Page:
Pittsburgh Supercomputing Center 

Advancing the state-of-the-art in high-performance computing,
communications and data analytics.


Allocation requests being accepted through Oct. 15     More information  

PSC's Computational Resources

This page lists PSC's computational resources. For the data management options PSC provides, see the storage resources page.

Supercomputing-class resources

Click the image or machine name to get specific usage information.


Greenfield  is designed for memory-limited scientific applications in fields as different as biology, chemistry, cosmology, machine learning and economics. Funded by the National Science Foundation (NSF), Greenfield comprises 360 cores and 18TB of memory in three nodes: two HP DL580s and an HP SuperDome X. 

SherlockSherlock is a YarcData uRiKA™ (Universal RDF Integration Knowledge Appliance) data appliance with PSC enhancements. It enables large-scale, high-performance graph analytical processing through massive multithreading (128 hardware threads per processor), a shared address space, sophisticated memory access optimizations and support for heterogeneous applications. Sherlock is funded by the NSF.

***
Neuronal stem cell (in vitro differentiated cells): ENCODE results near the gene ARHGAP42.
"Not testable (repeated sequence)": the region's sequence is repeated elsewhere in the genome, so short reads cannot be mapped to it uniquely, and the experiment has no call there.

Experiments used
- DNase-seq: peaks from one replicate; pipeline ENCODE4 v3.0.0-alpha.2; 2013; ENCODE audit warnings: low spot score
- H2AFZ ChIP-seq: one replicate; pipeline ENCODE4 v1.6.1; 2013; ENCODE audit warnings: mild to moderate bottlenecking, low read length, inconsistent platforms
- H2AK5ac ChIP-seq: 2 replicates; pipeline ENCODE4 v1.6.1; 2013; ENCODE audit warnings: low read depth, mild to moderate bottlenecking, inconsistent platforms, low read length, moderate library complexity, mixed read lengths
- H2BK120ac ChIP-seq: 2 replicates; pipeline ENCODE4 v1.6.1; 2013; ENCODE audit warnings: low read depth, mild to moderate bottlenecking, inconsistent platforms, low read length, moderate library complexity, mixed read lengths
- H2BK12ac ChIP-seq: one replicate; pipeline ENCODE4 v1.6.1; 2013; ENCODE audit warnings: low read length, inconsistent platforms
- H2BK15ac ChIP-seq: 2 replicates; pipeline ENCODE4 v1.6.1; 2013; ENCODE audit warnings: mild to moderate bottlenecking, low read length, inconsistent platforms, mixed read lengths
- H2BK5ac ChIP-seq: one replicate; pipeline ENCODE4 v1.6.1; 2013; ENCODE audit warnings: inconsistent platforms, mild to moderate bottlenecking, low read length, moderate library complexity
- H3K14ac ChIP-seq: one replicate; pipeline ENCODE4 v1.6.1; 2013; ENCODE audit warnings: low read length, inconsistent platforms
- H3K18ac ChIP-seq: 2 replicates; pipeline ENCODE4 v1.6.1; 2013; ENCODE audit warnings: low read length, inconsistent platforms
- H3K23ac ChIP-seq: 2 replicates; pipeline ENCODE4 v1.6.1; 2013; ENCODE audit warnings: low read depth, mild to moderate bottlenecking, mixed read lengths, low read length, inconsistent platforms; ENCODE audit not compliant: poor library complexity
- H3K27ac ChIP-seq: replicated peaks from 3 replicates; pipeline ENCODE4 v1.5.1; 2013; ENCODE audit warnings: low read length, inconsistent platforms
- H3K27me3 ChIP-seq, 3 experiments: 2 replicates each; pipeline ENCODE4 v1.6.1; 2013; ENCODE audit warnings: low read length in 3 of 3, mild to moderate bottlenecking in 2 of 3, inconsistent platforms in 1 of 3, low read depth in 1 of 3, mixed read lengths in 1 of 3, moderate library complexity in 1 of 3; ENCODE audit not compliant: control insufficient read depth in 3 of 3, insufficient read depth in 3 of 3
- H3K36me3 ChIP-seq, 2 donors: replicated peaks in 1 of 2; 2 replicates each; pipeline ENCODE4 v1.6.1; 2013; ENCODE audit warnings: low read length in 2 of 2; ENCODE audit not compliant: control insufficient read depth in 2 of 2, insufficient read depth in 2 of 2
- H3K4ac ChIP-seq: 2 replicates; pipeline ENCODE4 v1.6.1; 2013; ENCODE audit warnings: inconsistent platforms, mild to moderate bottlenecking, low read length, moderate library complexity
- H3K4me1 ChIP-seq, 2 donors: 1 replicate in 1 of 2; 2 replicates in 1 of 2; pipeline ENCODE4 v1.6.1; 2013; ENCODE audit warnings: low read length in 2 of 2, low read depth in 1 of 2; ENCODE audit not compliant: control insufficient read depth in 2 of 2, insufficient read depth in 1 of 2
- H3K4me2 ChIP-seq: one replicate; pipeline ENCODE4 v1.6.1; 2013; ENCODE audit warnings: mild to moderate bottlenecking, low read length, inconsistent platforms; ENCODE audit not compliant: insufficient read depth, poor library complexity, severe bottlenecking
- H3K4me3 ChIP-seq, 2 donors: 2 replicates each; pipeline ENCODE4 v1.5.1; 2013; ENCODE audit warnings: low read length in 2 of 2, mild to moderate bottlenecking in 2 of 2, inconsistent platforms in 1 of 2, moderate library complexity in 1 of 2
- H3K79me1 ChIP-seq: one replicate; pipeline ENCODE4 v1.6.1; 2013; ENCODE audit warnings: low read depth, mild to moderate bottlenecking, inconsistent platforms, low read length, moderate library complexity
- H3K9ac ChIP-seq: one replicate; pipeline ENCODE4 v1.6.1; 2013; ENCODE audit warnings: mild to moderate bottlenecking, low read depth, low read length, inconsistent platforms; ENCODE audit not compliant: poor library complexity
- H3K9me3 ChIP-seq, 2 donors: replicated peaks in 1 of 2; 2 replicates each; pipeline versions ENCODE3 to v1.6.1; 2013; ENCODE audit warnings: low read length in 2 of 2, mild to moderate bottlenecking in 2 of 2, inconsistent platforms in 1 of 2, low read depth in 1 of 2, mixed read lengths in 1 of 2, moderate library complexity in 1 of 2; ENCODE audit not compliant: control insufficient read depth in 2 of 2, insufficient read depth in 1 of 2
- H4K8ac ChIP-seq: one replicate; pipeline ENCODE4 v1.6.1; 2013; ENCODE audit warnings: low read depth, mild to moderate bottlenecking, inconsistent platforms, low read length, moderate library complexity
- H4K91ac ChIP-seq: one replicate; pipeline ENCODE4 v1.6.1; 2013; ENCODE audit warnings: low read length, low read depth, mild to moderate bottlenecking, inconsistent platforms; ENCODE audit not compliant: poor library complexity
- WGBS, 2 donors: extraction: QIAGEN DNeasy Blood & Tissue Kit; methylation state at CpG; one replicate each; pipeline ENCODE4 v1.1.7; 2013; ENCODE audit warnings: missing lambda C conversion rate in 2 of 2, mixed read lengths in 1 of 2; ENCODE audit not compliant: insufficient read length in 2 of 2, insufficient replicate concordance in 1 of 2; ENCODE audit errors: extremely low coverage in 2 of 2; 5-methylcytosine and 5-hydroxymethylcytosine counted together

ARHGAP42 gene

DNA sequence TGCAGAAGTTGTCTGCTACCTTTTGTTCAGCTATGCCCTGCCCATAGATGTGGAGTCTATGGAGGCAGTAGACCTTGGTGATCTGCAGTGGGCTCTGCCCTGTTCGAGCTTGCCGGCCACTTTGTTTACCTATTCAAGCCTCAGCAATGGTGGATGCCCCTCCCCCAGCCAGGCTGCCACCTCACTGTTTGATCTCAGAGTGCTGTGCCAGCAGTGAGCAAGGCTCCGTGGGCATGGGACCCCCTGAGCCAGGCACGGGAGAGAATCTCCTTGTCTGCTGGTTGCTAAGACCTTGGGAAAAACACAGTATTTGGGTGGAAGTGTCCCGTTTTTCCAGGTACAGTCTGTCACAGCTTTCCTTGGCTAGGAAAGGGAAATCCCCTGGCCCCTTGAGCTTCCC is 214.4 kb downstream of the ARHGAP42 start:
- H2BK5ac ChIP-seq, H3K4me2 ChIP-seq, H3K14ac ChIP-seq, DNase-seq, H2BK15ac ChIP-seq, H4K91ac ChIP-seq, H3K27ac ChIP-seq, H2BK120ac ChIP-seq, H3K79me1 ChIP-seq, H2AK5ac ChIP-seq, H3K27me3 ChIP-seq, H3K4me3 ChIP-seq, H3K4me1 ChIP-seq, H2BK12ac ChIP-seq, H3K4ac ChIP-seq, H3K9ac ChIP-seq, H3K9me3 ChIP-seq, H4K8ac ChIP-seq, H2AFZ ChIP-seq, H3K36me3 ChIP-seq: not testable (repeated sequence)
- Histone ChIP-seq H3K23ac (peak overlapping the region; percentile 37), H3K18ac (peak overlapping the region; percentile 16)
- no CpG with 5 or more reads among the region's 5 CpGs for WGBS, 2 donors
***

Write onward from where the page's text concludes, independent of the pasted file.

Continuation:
Anton is a special purpose supercomputer designed to dramatically increase the speed of molecular dynamics simulations, allowing biomedical researchers to understand the motions and interactions of proteins and other biologically important molecules over longer time periods than previously possible. Designed and built by D.E. Shaw Research (DRES), the Anton machine hosted at PSC was provided without cost by DESRES for non-commerical use by the national biomedical research community.

BioU is a bioinformatics educational resource funded by the NIH. It provides a stable environment in which classroom and individualized research training can occur. Small research projects, such as individualized class projects, graduate student projects, and many typical academic bioinformatics projects can be hosted on BioU. Projects requiring significant computational resources should be carried out on other, larger, PSC computing platforms.